3d. Consider furthermore that our Lord looks into the future; He sees in anticipation His whole Passion, all the suffering that awaits Him. He sees Judas treachery, which cuts Him to the heart more sharply than the keenest blade. He feels beforehand the rough usage, the maltreatment He is to receive from the coarse soldiers, the crown of thorns, the cross erected on Calvary. He who gave His life for us all, He who of His divine nature is immortal, feels and views in anticipation the pangs of dissolution, the cruel, ignominious death which fills Him with such horror that in His agony He exclaims: “My soul is sorrowful even unto death.” (St. Matt. xxvi. 38.) Then His strength forsakes Him and He falls prostrate on the ground. Oh look upon your Saviour, engrave upon your mind this pitiful sight, but at the same time remember you have not yet taken into consideration that which gave its greatest poignancy to our Lord’s agony in the Garden of Olives. Recollect that at the moment when in His grief and sorrow the climax of His agony was reached, His omniscient eye, gazing sadly on into the far future, beheld thousands to whom He would one day be forced to address this reproach: “Where is thy soul, for which I endured such unspeakable anguish? where is thy soul, for which I sweat great drops of blood? Alas! it is lost, it is unsaved by My earnest prayers; My sweat of agony has been for thee not a blessing but a curse; for thee My tears of blood on Olivet were shed in vain!” At the sight of such black ingratitude a shudder passes through the soul of Jesus; His delicate physical organization is convulsed with such anguish at the mournful vista which the future presents that the warm blood from His heart is forced out of every pore of the finely-strung body and falls in drops to the earth. As St. Bernard remarks: Not His eyes alone shed tears of blood and water for our sins, His whole body wept. In view of all you have seen to-day, my soul, strew ashes on your head and delay no longer to do penance.


My God, I give Thee heartfelt thanks for all the graces and all the light Thou hast conferred on me during this meditation. Pardon me all the negligence and the distractions of which I have been guilty, and give me strength to carry out the resolutions that I have made. Fortify me, that from henceforth I may diligently practise this virtue . . . avoid this fault . . . perform this action . . . to Thy honor. Help me to do this, sweet Virgin Mary; and if I ever forget my good resolutions, I entreat my Angel Guardian to recall them to my memory. Amen.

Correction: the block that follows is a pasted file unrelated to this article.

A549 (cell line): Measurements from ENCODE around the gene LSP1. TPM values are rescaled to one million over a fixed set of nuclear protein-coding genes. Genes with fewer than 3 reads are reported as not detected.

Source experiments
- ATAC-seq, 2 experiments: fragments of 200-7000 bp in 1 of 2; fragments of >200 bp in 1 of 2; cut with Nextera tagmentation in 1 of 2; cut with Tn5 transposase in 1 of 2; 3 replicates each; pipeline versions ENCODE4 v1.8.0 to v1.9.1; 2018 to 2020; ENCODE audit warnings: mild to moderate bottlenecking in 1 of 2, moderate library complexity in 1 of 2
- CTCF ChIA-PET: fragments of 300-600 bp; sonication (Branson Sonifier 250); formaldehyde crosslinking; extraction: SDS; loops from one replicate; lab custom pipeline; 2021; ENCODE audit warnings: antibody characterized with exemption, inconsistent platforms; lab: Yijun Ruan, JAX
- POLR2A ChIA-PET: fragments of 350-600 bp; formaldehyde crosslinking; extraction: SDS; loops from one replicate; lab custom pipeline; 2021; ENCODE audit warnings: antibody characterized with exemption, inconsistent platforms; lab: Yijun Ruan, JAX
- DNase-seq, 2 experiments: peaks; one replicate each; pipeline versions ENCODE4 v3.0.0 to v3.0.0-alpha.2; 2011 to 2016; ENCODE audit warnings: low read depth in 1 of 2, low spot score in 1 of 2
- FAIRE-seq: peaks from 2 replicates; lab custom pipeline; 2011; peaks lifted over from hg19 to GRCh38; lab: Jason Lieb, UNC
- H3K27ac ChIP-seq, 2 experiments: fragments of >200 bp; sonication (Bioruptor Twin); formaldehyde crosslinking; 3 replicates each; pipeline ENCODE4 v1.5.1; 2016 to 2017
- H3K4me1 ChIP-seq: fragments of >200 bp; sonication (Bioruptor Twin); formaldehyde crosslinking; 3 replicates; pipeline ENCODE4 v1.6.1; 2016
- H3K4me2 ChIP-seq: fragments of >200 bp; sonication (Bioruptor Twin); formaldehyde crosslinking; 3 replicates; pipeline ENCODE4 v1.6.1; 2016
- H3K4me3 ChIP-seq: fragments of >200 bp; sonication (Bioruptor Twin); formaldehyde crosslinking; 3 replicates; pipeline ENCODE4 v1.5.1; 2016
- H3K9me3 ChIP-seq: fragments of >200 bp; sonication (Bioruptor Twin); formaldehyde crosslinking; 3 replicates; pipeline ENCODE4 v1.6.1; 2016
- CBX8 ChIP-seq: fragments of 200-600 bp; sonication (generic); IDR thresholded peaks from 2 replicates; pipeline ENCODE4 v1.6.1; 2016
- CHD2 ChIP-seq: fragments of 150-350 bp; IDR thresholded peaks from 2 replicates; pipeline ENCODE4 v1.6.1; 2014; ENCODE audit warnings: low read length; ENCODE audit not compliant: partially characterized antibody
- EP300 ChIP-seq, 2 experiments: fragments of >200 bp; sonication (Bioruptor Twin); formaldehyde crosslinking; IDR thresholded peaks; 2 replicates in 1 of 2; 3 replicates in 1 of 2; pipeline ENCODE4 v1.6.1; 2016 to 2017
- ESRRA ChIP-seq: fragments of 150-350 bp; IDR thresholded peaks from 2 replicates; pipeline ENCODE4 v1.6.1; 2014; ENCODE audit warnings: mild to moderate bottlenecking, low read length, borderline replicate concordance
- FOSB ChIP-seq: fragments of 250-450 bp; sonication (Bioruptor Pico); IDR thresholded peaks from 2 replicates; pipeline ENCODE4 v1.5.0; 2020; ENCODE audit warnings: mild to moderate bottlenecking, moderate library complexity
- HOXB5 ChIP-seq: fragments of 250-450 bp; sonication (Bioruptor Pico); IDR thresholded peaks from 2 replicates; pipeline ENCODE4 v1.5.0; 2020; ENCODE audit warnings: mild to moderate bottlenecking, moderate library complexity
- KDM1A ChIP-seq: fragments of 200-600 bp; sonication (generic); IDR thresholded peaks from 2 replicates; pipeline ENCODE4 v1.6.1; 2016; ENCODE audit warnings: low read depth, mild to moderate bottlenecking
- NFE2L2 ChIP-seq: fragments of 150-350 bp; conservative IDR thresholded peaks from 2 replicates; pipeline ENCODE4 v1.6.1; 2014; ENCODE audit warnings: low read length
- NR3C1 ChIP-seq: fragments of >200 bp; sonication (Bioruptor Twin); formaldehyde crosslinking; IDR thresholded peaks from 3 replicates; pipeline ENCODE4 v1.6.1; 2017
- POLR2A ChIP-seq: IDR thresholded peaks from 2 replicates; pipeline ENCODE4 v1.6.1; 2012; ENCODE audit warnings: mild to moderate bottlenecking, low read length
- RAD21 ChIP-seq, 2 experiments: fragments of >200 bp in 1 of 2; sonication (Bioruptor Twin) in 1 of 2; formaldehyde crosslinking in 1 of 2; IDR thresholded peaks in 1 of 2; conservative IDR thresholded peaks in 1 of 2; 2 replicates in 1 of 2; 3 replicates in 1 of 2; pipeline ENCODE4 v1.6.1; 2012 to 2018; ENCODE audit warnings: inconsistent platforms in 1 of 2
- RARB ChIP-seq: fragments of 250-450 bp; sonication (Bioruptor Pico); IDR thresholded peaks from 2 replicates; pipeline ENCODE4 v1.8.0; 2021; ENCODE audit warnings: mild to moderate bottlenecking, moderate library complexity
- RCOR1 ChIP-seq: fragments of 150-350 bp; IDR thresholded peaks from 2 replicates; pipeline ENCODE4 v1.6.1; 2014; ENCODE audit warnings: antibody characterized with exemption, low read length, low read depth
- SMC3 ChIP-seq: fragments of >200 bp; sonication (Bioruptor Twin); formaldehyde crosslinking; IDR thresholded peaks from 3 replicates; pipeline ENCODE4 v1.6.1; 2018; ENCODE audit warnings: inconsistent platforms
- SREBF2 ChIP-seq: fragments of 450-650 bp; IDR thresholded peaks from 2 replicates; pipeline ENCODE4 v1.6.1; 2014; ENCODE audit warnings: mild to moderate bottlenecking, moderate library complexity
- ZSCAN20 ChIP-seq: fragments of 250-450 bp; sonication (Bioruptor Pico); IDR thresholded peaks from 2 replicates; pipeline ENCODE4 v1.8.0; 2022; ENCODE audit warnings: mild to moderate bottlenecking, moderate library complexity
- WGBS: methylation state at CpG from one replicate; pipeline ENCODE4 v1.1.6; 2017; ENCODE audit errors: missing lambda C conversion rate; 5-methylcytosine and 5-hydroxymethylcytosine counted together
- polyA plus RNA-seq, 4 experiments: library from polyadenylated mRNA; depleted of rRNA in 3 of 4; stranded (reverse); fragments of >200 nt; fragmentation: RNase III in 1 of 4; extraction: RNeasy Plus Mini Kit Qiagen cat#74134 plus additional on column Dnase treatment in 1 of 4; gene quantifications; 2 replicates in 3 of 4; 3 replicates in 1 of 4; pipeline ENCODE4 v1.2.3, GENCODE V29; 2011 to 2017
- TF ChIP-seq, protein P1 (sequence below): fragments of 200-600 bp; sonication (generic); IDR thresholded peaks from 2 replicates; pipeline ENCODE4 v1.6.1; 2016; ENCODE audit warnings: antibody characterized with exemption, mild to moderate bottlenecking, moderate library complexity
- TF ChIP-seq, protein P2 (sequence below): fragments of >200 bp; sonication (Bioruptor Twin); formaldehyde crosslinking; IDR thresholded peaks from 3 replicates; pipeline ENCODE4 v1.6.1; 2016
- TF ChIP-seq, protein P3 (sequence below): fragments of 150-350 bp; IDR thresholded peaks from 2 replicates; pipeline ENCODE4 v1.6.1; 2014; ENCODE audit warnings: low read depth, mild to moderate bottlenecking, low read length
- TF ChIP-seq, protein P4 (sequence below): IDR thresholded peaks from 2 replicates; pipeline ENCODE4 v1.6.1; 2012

March Devotion: St. Joseph

Virtue to practice: Mortification

Litany of St. Joseph

Lord, have mercy on us.

Christ, have mercy on us.
Lord, have mercy on us.
Christ hear us.
Christ, graciously hear us.
God the Father of Heaven, Have mercy on us.
God the Son, Redeemer of the world, Have mercy on us.
God the Holy Ghost, Have mercy on us.
Holy Trinity, One God, Have mercy on us.
Holy Mary, pray for us.
Saint Joseph, pray for us.
Illustrious Son of David, pray for us.
Splendour of patriarchs, pray for us.
Spouse of the Mother of God, pray for us.
Chaste Guardian of the Virgin, pray for us.
Foster-father of the Son of God, pray for us.
Watchful Defender of Christ, pray for us.
Head of the Holy Family, pray for us.
Joseph most just, pray for us.
Joseph most pure, pray for us.
Joseph most prudent, pray for us.
Joseph most couragious, pray for us.
Joseph most obedient, pray for us.
Joseph most faithful, pray for us.
Mirror of patience, pray for us.
Lover of poverty, pray for us.
Model of all who labor, pray for us.
Glory of family life, pray for us.
Preserver of virgins, pray for us.
Mainstay of families, pray for us.
Solace of the afflicted, pray for us.
Hope of the sick, pray for us.
Patron of the dying, pray for us.
Terror of demons, pray for us.
Protector of the Holy Church, pray for us.